Is Crude Oil Moving Toward a Supply Crunch?

Is Crude Oil Moving Toward a Supply Crunch?

October 28, 2019 | Energy & Utilities Blogs

There is a palpable sense of uncertainty around the supply of crude oil. The increase in global oil production thanks to the shale oil revolution led to a significant drop in crude prices in 2014. This in turn led to a decrease in the number of approved upstream projects and a decline in investments in the oil and gas industry. Historically, the market for crude oil was kept in equilibrium by new sources of supply coming online to meet increased demand. However, while the demand for crude has been rapidly increasing in recent years, declining investments and the absence of upstream projects means that there fewer new sources of oil to meet this demand and the threat of a supply crunch is looming. This supply deficit is expected to bring increased volatility around crude oil prices.

The Threat of Deficit

According to the World Oil Organization (WOO) and World Economic Outlook (WEO), global oil demand is expected to increase by 7.5 million barrels per day till 2025. In the absence of capital investment into existing fields, current sources of supply — which includes conventional crude oil, natural gas liquids, tight oil, extra-heavy oil, bitumen and processing gains — are expected to drop by over 45 million barrels per day during this same period. This phenomenon is also referred to as a natural decline in supply.

If oil and gas companies continue to invest in existing oilfields — performing maintenance and making modifications to keep them running — but do not to make investments in new fields, the decline in supply will be closer to 27.5 million barrels per day. This phenomenon is known as an observed decline. By combining the expected daily increase in demand of 7.5 million barrels with the observed decline of 27.5 million barrels, we can arrive at the conclusion that oil and gas companies must invest in new fields to increase global production by 35 million barrels per day to stabilize the looming supply-demand gap.

Filling the Supply-Demand Gap

There are multiple approaches being taken to fill the supply-demand gap, ensuring that an additional 35 million barrels of crude oil per day are added to the global production line. Approximately 11 million barrels per day are expected to come from conventional projects that are already under development in conventional natural gas liquids, extra-heavy oil, bitumen and tight oil. Another 11 million barrels per day will be filled by U.S. shale liquids, which includes tight crude oil, tight condensates and tight natural gas liquids. Finally, the remaining 13 million barrels per day will have to be filled by new conventional crude oil projects that are currently under review and have not yet been approved.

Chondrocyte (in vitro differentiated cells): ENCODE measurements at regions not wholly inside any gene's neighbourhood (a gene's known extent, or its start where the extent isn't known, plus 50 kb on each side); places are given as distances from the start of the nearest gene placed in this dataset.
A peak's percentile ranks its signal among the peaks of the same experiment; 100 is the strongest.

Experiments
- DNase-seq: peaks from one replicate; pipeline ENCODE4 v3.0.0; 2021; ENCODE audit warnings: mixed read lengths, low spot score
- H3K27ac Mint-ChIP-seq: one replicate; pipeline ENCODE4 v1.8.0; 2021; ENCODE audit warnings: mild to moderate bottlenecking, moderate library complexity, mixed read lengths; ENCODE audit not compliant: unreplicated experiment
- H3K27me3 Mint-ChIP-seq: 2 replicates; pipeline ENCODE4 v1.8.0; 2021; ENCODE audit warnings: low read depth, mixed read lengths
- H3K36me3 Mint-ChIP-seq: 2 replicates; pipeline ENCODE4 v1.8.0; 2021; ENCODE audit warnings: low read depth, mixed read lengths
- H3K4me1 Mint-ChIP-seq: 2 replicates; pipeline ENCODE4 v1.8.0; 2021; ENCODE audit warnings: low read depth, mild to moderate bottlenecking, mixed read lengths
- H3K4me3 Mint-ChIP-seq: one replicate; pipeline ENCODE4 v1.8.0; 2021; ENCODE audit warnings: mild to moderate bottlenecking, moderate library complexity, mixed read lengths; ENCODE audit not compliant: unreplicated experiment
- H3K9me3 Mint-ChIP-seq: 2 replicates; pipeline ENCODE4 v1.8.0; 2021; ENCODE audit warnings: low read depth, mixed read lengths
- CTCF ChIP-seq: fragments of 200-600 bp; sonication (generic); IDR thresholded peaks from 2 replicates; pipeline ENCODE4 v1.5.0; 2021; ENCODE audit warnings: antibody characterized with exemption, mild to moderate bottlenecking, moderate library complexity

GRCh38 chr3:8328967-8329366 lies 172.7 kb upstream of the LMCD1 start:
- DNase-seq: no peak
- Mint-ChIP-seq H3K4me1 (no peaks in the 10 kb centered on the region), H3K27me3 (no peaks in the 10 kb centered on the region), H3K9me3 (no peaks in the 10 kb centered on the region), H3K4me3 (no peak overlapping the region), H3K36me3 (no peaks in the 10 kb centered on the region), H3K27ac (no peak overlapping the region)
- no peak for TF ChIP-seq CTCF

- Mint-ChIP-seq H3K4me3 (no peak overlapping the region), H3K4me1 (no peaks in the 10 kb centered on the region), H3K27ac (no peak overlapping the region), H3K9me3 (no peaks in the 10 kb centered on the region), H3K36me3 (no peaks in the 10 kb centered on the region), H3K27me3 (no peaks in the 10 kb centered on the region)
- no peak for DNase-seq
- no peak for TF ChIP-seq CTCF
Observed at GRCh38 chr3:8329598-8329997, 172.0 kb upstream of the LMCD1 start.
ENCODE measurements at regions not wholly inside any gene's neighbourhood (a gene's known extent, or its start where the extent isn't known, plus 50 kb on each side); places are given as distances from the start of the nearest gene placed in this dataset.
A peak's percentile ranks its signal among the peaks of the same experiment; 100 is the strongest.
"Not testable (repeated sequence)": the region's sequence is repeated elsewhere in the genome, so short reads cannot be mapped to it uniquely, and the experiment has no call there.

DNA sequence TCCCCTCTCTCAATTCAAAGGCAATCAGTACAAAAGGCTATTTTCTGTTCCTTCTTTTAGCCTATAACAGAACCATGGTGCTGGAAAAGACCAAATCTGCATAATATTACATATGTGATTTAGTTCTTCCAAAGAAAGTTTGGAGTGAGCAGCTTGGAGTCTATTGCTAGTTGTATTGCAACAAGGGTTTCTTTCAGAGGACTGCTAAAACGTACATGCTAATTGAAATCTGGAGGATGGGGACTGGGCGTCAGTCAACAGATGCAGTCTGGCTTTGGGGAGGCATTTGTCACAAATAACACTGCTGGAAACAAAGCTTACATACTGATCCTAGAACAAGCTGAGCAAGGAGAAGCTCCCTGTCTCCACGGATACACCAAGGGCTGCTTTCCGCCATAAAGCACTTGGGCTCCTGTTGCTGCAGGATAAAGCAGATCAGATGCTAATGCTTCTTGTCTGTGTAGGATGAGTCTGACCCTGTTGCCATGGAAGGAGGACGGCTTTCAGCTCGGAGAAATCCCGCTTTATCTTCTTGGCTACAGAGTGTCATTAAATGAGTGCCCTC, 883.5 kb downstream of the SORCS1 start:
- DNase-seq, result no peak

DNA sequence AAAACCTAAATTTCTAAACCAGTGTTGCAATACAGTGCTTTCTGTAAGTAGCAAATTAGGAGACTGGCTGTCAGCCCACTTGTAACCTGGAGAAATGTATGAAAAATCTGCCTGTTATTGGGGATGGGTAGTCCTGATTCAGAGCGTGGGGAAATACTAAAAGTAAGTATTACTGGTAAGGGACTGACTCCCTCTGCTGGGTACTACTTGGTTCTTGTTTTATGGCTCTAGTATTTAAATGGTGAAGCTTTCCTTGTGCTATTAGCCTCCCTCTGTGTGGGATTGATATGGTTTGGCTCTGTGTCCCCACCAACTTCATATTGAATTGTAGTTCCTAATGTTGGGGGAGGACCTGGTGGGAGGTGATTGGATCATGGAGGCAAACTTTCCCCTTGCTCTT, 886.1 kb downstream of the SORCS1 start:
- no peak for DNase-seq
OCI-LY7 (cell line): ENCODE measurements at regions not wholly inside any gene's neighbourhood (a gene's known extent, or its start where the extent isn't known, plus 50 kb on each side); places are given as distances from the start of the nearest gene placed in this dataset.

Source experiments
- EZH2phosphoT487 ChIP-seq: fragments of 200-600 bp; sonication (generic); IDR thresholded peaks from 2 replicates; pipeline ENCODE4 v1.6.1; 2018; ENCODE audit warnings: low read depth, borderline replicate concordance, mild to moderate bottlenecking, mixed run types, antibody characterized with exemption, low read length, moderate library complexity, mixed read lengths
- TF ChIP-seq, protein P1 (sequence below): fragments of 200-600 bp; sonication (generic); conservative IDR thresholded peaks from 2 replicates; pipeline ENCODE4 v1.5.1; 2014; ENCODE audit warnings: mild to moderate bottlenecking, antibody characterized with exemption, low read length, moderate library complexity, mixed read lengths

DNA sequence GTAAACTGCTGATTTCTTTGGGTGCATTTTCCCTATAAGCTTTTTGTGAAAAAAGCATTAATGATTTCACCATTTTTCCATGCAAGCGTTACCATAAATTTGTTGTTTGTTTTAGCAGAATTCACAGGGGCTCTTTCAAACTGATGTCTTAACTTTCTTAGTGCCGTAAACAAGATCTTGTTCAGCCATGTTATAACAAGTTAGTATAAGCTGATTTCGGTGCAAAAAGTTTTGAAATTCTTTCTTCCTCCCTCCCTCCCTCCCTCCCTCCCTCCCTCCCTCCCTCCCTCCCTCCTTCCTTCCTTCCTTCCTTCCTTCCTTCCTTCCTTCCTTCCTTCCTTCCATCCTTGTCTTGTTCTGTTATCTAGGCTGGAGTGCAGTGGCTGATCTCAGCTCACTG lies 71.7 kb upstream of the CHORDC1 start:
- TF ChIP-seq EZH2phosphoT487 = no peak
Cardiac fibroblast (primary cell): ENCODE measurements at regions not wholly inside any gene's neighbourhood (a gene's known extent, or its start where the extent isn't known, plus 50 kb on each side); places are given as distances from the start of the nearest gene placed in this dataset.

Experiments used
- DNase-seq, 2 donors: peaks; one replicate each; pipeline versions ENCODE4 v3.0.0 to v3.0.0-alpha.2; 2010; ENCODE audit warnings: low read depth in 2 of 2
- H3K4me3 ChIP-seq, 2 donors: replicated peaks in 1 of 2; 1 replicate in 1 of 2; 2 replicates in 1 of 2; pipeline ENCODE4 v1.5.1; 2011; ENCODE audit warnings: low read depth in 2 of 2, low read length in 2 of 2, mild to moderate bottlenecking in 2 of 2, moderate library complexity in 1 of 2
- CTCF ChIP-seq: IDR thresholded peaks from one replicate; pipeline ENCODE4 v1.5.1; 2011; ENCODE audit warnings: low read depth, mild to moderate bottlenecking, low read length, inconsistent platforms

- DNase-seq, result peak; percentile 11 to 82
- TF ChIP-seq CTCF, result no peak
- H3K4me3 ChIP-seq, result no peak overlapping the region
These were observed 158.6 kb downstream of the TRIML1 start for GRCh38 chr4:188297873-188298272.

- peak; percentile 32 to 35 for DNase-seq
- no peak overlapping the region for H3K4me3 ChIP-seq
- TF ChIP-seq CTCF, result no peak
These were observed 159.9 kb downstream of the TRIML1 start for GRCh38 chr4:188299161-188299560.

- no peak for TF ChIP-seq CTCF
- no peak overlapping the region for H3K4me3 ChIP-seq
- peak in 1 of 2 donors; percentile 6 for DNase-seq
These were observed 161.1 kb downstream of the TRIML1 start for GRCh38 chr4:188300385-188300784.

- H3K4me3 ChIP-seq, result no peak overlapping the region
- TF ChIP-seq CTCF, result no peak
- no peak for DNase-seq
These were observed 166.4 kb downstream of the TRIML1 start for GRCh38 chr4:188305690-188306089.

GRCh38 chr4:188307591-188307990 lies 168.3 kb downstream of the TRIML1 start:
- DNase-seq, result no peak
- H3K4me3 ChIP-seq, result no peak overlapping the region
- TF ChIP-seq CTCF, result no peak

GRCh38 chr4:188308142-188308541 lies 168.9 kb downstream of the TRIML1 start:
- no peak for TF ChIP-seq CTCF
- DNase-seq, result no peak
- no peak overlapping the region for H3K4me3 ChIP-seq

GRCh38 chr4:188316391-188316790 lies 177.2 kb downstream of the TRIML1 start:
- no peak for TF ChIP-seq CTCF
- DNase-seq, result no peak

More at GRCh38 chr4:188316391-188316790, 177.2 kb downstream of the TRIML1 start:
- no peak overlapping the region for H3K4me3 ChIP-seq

While these numbers may make it look like there might not be a supply crunch after all, there are other concerns that arise when we look at the potential availability of different types of crude. The production of light crude oil has been on the rise, increasing by 160,000 barrels per day between December 2018 to June 2019. During the same period, the supply of medium crude oil has decreased by 1.5 million barrels per day. This significant decrease in the production capacities of medium crude oil increases the inherent uncertainties of the potential supply crunch. Meanwhile, the heavy crude oil industry has seen supply drop by 640,000 barrels per day between December 2018 to June 2019. Thus, we can end up in a situation where some types of crude are in abundance while other variants end up in a supply-demand crunch.


So, will there be a real oil shortage? Looking at the bigger picture, it is evident that there will be no crude oil shortage in the next few years, especially for light crude oil. The real problem areas are expected to come from medium and heavy crude oil, which have seen production capacities drop by 2 million barrels per day since the end of 2018 has. This raises several concerns for the oil and gas industry. It is imperative for the major oil and gas companies to start investing in more medium and heavy crude oil projects, particularly before prices start to escalate. More importantly perhaps, is that they should keep investing in these new projects even with a lower break-even price.




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